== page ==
As a Board Trustee, my role will be to guide the prioritization of issues for the district to research and understand the most viable move-forward plans. Planning for growth, overheating classrooms, and extremes in air quality are serious issues that must make it beyond board agendas and into action. I commit to ensuring we work with our cities and neighbors to plan for the effects of development & growth in our communities and ensure safe and healthy school environments.

Our son's school has had 5, many argue 6, principals in the last 7 years. As challenging and disruptive this situation was for our school, perhaps the worst part of it is that we aren't the only school in our district that has experienced extraordinary turnover in site leadership, educators, and classified staff. These are trusted adults that our children build relationships with year after year, and it matters a lot when the good ones go.

As Chief Customer Officer and advisor, I've both led and advised efforts to diagnose why employees and customers leave organizations and support getting a plan in place to stop the leaky bucket. I say "leaky bucket" for a few reasons. First, when water keeps leaking, something is going on with the bucket itself, and almost always takes a lot more than a survey to understand what's going on under the covers. The second reason I say "leaky bucket" is because it is extremely expensive to keep recruiting and hiring new teachers and staff - it's expensive for taxpayers, for students, for parents, for culture, and for retaining important institutional knowledge for how to get things done and best help our children succeed. The longer this continues, the more water flows and the bigger the hole in the bucket gets.

Here's the thing - we aren't the only ones experiencing this challenge. And yes, we do need to do our research to verify this, but housing affordability and cost of living are obvious primary or secondary culprits. A first-year educator makes 25% more than the state average in our school district - this alone is not the problem. The real problem is that the cost of living here is 200+% higher than the state average. The compounding effect of wages relative to cost of living is happening all around us, and there is no reason as to why we need to be solving this problem on our own. It is a well-understood phenomenon and we need to fix this with tools that have been proven to accelerate change.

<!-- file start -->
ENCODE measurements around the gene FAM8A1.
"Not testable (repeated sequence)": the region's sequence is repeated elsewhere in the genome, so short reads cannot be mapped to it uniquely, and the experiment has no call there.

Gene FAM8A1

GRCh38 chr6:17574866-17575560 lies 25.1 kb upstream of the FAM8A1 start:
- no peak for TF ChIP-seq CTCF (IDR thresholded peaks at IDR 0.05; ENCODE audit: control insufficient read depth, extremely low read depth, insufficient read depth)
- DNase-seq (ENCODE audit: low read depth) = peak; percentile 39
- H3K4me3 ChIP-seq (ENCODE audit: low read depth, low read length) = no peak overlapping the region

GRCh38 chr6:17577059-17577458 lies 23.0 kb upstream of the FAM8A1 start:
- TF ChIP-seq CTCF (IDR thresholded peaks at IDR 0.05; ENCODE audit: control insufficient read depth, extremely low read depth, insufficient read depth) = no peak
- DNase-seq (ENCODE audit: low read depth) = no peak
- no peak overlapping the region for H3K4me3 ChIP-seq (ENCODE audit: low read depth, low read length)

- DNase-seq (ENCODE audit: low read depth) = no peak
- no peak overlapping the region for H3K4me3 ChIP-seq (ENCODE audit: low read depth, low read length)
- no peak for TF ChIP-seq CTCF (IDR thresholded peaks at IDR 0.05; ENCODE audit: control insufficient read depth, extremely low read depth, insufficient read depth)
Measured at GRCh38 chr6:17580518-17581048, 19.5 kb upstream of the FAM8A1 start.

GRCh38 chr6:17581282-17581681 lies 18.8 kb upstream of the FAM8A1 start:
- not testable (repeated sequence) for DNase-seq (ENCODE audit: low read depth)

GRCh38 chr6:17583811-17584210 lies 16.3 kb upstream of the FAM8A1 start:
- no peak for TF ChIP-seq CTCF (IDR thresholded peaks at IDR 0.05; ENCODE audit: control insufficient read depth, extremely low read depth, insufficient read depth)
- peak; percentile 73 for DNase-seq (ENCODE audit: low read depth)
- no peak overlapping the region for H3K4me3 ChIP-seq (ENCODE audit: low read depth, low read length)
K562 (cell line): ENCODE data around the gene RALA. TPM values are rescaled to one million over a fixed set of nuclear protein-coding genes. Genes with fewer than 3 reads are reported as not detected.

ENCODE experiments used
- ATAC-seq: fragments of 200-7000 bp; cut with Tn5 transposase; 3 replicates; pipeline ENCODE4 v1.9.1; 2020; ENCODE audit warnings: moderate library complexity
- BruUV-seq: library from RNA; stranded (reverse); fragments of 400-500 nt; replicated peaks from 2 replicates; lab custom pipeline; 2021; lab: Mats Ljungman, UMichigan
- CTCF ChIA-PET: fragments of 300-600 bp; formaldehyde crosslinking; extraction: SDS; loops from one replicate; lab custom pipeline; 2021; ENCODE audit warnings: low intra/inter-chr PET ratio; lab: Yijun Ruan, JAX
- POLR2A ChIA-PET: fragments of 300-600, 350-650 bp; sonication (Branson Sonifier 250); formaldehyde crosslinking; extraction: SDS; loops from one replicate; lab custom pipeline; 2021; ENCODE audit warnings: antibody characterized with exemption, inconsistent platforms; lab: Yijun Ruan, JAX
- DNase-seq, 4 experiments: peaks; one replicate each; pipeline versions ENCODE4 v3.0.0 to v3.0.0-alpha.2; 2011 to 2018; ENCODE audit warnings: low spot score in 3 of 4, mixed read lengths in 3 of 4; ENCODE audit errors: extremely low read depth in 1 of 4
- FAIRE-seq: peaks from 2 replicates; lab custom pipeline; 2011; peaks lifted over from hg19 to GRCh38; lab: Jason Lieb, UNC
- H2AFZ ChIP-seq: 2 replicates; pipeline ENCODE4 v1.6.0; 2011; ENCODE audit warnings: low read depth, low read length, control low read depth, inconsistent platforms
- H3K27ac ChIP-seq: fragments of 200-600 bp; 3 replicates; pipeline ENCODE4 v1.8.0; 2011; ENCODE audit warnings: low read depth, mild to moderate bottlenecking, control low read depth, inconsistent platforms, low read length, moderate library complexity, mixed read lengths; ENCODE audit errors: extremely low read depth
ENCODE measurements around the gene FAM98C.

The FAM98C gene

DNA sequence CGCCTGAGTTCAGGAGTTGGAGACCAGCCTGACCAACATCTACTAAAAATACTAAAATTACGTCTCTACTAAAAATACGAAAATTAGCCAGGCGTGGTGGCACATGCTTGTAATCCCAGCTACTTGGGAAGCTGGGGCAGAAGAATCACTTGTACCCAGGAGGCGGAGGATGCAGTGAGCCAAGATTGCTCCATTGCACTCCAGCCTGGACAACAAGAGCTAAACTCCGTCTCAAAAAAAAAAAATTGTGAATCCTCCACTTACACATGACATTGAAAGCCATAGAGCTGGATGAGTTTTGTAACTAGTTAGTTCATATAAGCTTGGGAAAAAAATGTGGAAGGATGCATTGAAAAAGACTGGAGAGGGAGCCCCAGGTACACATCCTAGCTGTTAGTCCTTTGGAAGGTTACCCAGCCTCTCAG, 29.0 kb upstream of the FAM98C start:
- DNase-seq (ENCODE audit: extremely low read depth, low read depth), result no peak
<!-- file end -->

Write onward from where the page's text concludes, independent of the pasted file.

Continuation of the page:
I know what it takes to bring multiple stakeholders with very different goals to the table, and guide to a plan that focuses on a shared common goal. For us, it's our kids and providing them with the best education we can while they are in our schools. I commit to ensuring we have a comprehensive program that understands why educators & staff leave, works to close those gaps, and helps them live near the communities which they serve.

Teacher &

Staff

Retention

Action for equity & inclusion

With a majority of our Board Trustees favoring an Equity Resolution and in support of the formation of an Equity Task Force in early 2018, our school district now has the ability to put into action key recommendations for how to bring a vision of Equity to life in SMFCSD. What remains to be discussed, negotiated, and approved are:

- what actual funding support looks like,

- what kinds of collaborative efforts need to be designed into the overall equity strategy, and

- what the priorities are for what the district is going to address first, and why.

This is an important conversation that needs to have a spotlight shined on it. The equity conversation has been coming up for several years now, with a committee like the equity task force in place as recently as 2012-2015 delivering recommendations on how to increase equity in our schools. We have a lot of work left to do, and I commit to ensuring we have meaningful funding and measurable programs to improve equity & inclusion and the opportunity gap in our district.

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Paid for by Annie Tsai for School Board 2019 #1420113